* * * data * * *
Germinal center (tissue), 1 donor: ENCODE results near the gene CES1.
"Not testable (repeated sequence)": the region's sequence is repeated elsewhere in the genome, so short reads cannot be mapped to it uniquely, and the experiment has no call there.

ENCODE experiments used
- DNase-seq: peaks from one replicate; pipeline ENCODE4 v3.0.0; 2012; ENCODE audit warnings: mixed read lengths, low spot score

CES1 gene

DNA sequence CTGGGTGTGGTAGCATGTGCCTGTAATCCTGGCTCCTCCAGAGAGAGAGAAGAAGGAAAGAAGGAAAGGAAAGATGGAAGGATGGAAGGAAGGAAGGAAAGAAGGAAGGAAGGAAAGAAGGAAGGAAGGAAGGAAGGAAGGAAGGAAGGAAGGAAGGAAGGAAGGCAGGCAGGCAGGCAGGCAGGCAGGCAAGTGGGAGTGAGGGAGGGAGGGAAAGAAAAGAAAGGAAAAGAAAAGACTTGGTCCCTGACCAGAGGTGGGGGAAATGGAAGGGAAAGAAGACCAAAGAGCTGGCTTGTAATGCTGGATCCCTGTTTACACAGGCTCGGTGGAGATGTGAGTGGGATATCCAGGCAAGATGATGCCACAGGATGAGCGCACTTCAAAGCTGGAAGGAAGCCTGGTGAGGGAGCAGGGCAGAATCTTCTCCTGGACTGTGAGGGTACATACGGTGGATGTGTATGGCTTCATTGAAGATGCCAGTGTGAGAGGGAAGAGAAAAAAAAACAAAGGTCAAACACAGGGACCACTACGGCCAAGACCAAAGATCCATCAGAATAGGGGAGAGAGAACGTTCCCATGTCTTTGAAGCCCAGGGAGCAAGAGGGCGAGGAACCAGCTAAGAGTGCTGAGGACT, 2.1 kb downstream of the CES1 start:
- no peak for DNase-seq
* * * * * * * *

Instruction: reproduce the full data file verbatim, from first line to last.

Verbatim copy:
Germinal center (tissue), 1 donor: ENCODE results near the gene CES1.
"Not testable (repeated sequence)": the region's sequence is repeated elsewhere in the genome, so short reads cannot be mapped to it uniquely, and the experiment has no call there.

ENCODE experiments used
- DNase-seq: peaks from one replicate; pipeline ENCODE4 v3.0.0; 2012; ENCODE audit warnings: mixed read lengths, low spot score

CES1 gene

DNA sequence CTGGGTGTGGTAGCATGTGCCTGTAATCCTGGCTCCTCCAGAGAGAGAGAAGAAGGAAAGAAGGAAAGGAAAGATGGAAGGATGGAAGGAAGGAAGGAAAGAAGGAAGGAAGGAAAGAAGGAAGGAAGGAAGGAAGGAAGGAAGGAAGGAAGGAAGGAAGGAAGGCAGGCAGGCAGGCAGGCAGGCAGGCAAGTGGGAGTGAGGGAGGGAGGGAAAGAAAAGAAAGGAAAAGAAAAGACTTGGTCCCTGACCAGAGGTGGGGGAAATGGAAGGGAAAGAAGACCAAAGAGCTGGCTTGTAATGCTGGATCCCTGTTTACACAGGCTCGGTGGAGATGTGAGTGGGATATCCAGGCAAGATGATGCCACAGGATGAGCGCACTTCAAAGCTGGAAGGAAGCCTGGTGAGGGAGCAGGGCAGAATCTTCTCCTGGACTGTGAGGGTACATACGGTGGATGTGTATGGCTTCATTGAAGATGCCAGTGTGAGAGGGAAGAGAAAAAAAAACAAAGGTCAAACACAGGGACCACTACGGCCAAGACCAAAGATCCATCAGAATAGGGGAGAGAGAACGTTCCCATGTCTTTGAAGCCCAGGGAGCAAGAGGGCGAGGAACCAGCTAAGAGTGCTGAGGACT, 2.1 kb downstream of the CES1 start:
- no peak for DNase-seq